Nosh On This

September 13, 2013

 

 

Lisa Stander-Horel and Tim Horel's "Nosh on This" (an update of last year's self-published "Gluten Free Canteen's Book of Nosh: Baking for Jewish Holidays & More") is a veritable treasure trove of delicious Jewish-American baked goods like mandelbrot, hamantashen, rugelach, babka, and macaroons rounded out with cupcakes (pumpkin with honey buttercream, dark chocolate cinnamon, cherry chocolate, coconut), donuts, fluffy layer cakes, Danish, éclairs, and Austrian-inspired gems like Sachertorte and Linzer torte. You'll also find several variations of challah and baked savories like kugels, hand pies, latkes, and quiche, as well as homemade confections (peanut butter cups, marshmallows, truffles, and the sinfully delicious coconut matzo rocky road). In addition to being gluten-free, many recipes are dairy-free as well, very handy for those keeping kosher as well as those who are allergic to dairy as well as gluten.

I had eagerly awaited this book as soon as I heard it was coming out; in preparation for marathon baking, I stocked up on white and brown rice flour and tapioca starch. Unfortunately, I was unable to locate any local stores selling the recommended Authentic Foods superfine white and brown rice flours and it would have cost me close to $40 to order them online, so I ended up using Bob's Red Mill GF flours. Unlike some GF cookbooks, "Nosh on This" does not use any premixed all-purpose mixes containing starches or stabilizers; the base Nosh flour recipe consists of brown and white rice flours and tapioca starch in a 2-1-1 ratio (given by weight and also volume). Most of the Nosh recipes are (xanthan/guar) gum-free as well; several (particularly the bread recipes) call for Expandex Modified Tapioca Starch to help create the "nice bendy tear" in traditional breads. Many recipes also layer flavor by combining various extracts (vanilla, orange, almond, lemon). In Lisa's words, "Baking gluten-free doesn't have to be taste-free or texture-challenged and whenever possible, use chocolate."

I loved the foreword by Arthur Schwartz (his Arthur Schwartz's Jewish Home Cooking: Yiddish Recipes Revisited is a staple in my kitchen) and reading about Lisa's family ("Oy gevalt - you're so skinny. Nosh something. No one ever died eating two desserts. Nosh on this!") and the vintage family photos sprinkled throughout. Each chapter kicks off with handy tips and tricks, and each recipe has a chatty intro that's like sitting down with a cup of coffee and a good friend. There's a great Jewish holiday baking chart that lists all the recipes alphabetically along with which Jewish holidays they are suited for. The font is easy to read, and I liked that recipe substitutions were printed in a lighter font (although it was a tad hard for me to read as it was light grey; light blue or a different color might have been easier to read from a cookbook holder). Instructions are clear, and there are gorgeous color photos for each recipe.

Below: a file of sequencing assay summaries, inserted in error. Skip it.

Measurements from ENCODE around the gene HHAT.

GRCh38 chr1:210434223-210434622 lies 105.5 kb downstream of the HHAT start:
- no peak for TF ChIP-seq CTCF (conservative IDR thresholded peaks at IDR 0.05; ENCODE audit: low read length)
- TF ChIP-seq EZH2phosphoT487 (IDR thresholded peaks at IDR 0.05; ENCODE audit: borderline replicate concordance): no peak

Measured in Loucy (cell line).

So far I've tried three recipes (Mom's double chocolate gelt, marzipany gooey brownies, and chocolate chunk cherry brownies) and have many more bookmarked (flourless chocolate orange cookies, I'm looking at YOU). I love to bake, but am fairly new to gluten-free baking, so I stuck to familiar territory (baked goods rather than breads; the bread recipes are more complicated than traditional yeast breads as the dough is more fragile and requires careful handling). I'm a chocoholic, and LOVED the double chocolate gelt (next time, I would consider forming the dough into a log, chilling it, rolling it in coarse sugar and slicing it vs. making individual rounds). The brownies were fabulous, especially the marzipan brownies. My only prior experience with GF brownies was from a box mix, and I found it sadly lacking. But these are infused with almondy goodness with the added bonus of mini chocolate chips studded throughout the batter. The macaroons (unlike the recent The Macaroon Bible I reviewed as part of Amazon Vine) are conveniently dairy-free (and thus healthier and lighter than using sweetened condensed milk as a binder). One of these days I will work up the nerve to attempt the chocolate babka (the recipe calls for 28 ingredients and spans two pages)!

This is one of those rare cookbooks where I actually want to make EVERYTHING (usually I count myself lucky if I tag a handful of recipes out of any given cookbook). You don't have to be Jewish to enjoy this cookbook; this should be in every baker's kitchen (especially if you are new to a gluten-free diet; this is SO much better than premade GF frozen baked goods or GF boxed mixes!) "Nosh on This" is perfect for those new to (gluten-free) baking; there are plenty of tips, a "411" on frequently-used ingredients, a handy locator list for equipment, ingredients and information, celiac and Jewish baking resources, and the aforementioned Jewish holiday baking chart. This is a blessing for those who are celiac or gluten-intolerant (I count myself in the latter category), or even if you're an experienced (non-GF) baker looking for a challenge and some new, delicious recipes to add to your baking repertoire (I'm eager to try the apple upside-down cake with honey pomegranate syrup for fall). Thank you Lisa Stander-Horel and Tim Horel (and their blog Gluten-Free Canteen) for making the delicious Jewish-American treats of our childhoods accessible once again!

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